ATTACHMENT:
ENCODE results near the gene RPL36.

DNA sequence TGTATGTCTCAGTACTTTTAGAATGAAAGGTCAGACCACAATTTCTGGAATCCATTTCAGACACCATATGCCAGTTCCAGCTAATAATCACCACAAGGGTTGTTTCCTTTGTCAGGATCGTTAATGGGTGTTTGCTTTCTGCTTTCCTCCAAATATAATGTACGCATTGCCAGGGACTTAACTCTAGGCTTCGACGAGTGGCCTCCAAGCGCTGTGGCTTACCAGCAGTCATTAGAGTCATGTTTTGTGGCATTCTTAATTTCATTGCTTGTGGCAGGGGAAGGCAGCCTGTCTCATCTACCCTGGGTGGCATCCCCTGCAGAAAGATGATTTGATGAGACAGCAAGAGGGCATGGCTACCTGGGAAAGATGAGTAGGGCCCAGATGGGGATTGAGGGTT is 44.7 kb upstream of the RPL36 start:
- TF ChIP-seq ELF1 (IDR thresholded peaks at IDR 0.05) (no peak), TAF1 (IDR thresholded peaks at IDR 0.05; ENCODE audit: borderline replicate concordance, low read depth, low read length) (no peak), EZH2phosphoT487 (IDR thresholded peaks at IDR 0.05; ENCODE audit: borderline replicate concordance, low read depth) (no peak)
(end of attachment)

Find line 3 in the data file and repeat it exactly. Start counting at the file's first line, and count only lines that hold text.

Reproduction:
- TF ChIP-seq ELF1 (IDR thresholded peaks at IDR 0.05) (no peak), TAF1 (IDR thresholded peaks at IDR 0.05; ENCODE audit: borderline replicate concordance, low read depth, low read length) (no peak), EZH2phosphoT487 (IDR thresholded peaks at IDR 0.05; ENCODE audit: borderline replicate concordance, low read depth) (no peak)